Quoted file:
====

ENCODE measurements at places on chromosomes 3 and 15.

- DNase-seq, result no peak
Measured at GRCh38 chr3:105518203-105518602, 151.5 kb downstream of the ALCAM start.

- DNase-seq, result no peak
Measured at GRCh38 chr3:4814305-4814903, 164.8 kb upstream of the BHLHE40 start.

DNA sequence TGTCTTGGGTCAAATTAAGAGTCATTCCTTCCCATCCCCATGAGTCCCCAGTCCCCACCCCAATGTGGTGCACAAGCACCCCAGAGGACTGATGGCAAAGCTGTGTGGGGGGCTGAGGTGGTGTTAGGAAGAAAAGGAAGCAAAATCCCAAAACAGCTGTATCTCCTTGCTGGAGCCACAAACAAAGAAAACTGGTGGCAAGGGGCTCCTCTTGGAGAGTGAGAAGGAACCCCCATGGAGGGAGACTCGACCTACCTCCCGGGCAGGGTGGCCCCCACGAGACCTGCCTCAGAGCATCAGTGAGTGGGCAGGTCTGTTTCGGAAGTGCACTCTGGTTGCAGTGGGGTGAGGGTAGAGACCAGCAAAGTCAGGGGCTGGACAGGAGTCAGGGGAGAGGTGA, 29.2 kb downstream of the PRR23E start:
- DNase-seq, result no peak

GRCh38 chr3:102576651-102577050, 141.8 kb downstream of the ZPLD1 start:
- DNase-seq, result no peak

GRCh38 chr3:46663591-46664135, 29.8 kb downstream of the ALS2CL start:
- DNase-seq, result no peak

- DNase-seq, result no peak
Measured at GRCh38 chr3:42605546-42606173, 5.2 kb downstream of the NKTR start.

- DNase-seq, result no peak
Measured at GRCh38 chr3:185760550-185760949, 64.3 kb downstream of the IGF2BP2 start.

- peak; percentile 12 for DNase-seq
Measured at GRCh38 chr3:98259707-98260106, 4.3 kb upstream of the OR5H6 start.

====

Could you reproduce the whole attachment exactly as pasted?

ENCODE measurements at places on chromosomes 3 and 15.

- DNase-seq, result no peak
Measured at GRCh38 chr3:105518203-105518602, 151.5 kb downstream of the ALCAM start.

- DNase-seq, result no peak
Measured at GRCh38 chr3:4814305-4814903, 164.8 kb upstream of the BHLHE40 start.

DNA sequence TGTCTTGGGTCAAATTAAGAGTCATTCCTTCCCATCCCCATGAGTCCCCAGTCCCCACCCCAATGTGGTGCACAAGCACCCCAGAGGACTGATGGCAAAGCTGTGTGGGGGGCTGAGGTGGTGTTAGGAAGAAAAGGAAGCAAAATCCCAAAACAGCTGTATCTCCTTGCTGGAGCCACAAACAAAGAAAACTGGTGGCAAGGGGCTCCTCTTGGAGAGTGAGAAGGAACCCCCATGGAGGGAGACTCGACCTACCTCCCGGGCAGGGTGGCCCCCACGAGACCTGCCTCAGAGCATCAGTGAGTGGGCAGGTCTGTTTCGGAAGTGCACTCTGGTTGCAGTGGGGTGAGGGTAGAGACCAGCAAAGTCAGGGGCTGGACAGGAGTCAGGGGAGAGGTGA, 29.2 kb downstream of the PRR23E start:
- DNase-seq, result no peak

GRCh38 chr3:102576651-102577050, 141.8 kb downstream of the ZPLD1 start:
- DNase-seq, result no peak

GRCh38 chr3:46663591-46664135, 29.8 kb downstream of the ALS2CL start:
- DNase-seq, result no peak

- DNase-seq, result no peak
Measured at GRCh38 chr3:42605546-42606173, 5.2 kb downstream of the NKTR start.

- DNase-seq, result no peak
Measured at GRCh38 chr3:185760550-185760949, 64.3 kb downstream of the IGF2BP2 start.

- peak; percentile 12 for DNase-seq
Measured at GRCh38 chr3:98259707-98260106, 4.3 kb upstream of the OR5H6 start.